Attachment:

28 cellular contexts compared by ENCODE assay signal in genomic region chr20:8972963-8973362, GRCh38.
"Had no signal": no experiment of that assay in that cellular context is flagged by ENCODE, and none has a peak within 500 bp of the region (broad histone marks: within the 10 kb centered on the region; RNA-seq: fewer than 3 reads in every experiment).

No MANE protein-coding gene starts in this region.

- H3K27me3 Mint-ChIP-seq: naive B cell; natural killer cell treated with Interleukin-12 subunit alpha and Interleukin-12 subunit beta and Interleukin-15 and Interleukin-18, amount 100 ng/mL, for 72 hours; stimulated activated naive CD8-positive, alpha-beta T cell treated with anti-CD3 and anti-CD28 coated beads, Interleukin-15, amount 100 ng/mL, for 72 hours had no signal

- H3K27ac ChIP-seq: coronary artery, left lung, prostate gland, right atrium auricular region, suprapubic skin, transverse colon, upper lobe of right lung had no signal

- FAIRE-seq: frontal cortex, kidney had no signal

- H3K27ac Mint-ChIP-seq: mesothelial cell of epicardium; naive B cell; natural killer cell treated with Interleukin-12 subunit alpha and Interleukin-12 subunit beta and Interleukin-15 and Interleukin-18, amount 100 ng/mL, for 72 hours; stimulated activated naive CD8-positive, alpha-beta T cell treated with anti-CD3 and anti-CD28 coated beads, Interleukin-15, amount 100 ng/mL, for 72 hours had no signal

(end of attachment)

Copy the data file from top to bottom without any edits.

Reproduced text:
28 cellular contexts compared by ENCODE assay signal in genomic region chr20:8972963-8973362, GRCh38.
"Had no signal": no experiment of that assay in that cellular context is flagged by ENCODE, and none has a peak within 500 bp of the region (broad histone marks: within the 10 kb centered on the region; RNA-seq: fewer than 3 reads in every experiment).

No MANE protein-coding gene starts in this region.

- H3K27me3 Mint-ChIP-seq: naive B cell; natural killer cell treated with Interleukin-12 subunit alpha and Interleukin-12 subunit beta and Interleukin-15 and Interleukin-18, amount 100 ng/mL, for 72 hours; stimulated activated naive CD8-positive, alpha-beta T cell treated with anti-CD3 and anti-CD28 coated beads, Interleukin-15, amount 100 ng/mL, for 72 hours had no signal

- H3K27ac ChIP-seq: coronary artery, left lung, prostate gland, right atrium auricular region, suprapubic skin, transverse colon, upper lobe of right lung had no signal

- FAIRE-seq: frontal cortex, kidney had no signal

- H3K27ac Mint-ChIP-seq: mesothelial cell of epicardium; naive B cell; natural killer cell treated with Interleukin-12 subunit alpha and Interleukin-12 subunit beta and Interleukin-15 and Interleukin-18, amount 100 ng/mL, for 72 hours; stimulated activated naive CD8-positive, alpha-beta T cell treated with anti-CD3 and anti-CD28 coated beads, Interleukin-15, amount 100 ng/mL, for 72 hours had no signal